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Recovery Manager for AD Forest Edition 10.3 - User Guide

Overview Getting started
Permissions required to use Recovery Manager for Active Directory Recovery Manager Console Getting and using help Configuring Windows Firewall Using Computer Collections Hybrid Recovery with On Demand Recovery Managing Recovery Manager for Active Directory configuration Licensing
Backing up data
Permissions required for the Backup operation Managing Backup Agent Using a least-privileged user account to back up data Using Managed Service Accounts Active Directory backups vs Windows System State backups Creating BMR and Active Directory backups Using the Backup Wizard Retrying backup creation Enabling backup encryption Backing up AD LDS (ADAM) Backing up cross-domain group membership Backing up distributed file system (DFS) data Backup scheduling Setting performance options Setting advanced backup options Using Forest Recovery Agent Unpacking backups Using e-mail notification Viewing backup creation results
Restoring data
Getting started with Active Directory recovery Managing deleted or recycled objects Restoring backed up Active Directory components Integration with Change Auditor for Active Directory Using granular online restore Restoring AD LDS (ADAM) Selectively restoring Active Directory object attributes Restoring objects in an application directory partition Restoring object quotas Restoring cross-domain group membership Performing a restore without having administrator privileges Reports about objects and operations Using complete offline restore Offline restore implications Restoring SYSVOL authoritatively Performing a granular restore of SYSVOL Recovering Group Policy Restoring data from third-party backups Using the Extract Wizard Restoring passwords and SID history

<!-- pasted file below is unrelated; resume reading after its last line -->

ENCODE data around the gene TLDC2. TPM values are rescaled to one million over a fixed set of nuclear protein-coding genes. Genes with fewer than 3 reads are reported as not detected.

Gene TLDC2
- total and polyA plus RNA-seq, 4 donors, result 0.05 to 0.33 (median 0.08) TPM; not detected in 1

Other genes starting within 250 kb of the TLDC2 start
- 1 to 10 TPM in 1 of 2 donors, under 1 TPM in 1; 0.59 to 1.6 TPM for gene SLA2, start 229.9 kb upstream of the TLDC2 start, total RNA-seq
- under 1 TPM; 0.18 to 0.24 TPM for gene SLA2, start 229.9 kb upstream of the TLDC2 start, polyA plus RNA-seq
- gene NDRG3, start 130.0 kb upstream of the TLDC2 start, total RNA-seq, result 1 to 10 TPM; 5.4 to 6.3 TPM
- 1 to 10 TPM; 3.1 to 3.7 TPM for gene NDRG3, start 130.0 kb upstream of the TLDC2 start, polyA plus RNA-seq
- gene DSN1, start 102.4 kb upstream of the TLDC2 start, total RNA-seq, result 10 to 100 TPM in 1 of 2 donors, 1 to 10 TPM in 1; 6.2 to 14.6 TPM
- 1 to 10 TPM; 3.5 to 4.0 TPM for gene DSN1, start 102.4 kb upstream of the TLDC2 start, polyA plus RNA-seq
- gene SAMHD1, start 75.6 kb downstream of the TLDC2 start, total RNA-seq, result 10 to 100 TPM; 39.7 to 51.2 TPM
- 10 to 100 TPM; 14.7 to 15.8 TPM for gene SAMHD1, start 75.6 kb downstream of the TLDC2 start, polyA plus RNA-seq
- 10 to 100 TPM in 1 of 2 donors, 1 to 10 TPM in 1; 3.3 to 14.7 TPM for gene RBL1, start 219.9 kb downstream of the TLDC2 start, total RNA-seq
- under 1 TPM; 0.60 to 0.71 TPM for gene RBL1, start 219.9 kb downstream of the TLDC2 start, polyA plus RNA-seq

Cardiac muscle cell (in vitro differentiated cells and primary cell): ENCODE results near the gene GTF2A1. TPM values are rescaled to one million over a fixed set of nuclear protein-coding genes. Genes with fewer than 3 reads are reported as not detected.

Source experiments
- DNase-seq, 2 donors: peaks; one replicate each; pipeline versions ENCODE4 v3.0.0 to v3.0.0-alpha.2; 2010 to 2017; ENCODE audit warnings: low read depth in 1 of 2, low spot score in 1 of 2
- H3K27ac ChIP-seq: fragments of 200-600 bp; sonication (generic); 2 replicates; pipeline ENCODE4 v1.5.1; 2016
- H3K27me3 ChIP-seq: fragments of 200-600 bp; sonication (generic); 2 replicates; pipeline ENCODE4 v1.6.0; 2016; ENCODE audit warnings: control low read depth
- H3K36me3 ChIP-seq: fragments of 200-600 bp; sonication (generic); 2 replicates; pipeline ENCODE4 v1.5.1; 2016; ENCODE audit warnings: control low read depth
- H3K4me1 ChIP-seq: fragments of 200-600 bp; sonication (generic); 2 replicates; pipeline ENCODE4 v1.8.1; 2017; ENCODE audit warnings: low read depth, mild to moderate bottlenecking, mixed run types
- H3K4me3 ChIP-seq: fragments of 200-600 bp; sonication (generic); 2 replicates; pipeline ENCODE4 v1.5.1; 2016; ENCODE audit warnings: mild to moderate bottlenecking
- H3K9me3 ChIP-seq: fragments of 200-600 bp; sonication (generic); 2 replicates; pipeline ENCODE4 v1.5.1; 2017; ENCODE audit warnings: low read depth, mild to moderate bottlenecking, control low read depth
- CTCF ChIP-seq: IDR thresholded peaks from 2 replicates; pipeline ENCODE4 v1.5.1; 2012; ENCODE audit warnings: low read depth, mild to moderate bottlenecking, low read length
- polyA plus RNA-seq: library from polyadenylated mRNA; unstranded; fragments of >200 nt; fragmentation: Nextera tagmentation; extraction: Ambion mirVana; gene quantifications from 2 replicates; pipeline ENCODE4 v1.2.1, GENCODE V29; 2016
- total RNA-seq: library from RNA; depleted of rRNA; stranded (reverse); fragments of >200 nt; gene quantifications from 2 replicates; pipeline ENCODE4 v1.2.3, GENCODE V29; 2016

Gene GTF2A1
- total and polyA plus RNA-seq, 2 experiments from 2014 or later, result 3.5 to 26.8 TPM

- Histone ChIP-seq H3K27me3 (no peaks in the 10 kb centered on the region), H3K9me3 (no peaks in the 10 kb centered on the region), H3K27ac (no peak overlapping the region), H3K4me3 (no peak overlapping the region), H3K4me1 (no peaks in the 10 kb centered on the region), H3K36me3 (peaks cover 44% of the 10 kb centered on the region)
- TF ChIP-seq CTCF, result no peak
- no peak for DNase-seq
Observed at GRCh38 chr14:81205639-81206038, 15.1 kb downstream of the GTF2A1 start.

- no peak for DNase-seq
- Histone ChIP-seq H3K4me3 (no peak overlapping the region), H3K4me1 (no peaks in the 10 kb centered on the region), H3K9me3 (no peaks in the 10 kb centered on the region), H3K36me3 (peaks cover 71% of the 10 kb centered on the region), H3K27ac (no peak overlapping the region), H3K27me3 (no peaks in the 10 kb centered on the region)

Full Replication Consolidating backup registration data Monitoring Recovery Manager for Active Directory Recovering an Active Directory forest
Forest recovery overview Deploying Recovery Manager for Active Directory Forest Edition (Disaster Recovery Edition) Permissions required to use Forest Recovery Console Forest Recovery Console Managing a recovery project Recovery methods Phased recovery Managing Forest Recovery Agent Rebooting domain controllers manually Resetting DSRM Administrator Password Purging Kerberos Tickets Managing the Global Catalog servers Managing FSMO roles Manage DNS Client Settings Configuring Windows Firewall Developing a custom forest recovery plan Backing up domain controllers Assigning a preferred DNS server during recovery Handling DNS servers during recovery Forest recovery approaches Deciding which backups to use Running custom scripts while recovering a forest Overview of steps to recover a forest Viewing forest recovery progress Viewing recovery plan Viewing a report about forest recovery or verify settings operation Handling failed domain controllers Adding a domain controller to a running recovery operation Selectively recovering domains in a forest Recovering SYSVOL Deleting domains during recovery Resuming an interrupted forest recovery Recovering read-only domain controllers (RODCs) Checking forest health Collecting diagnostic data for technical support
Using Management Shell Creating virtual test environments Appendices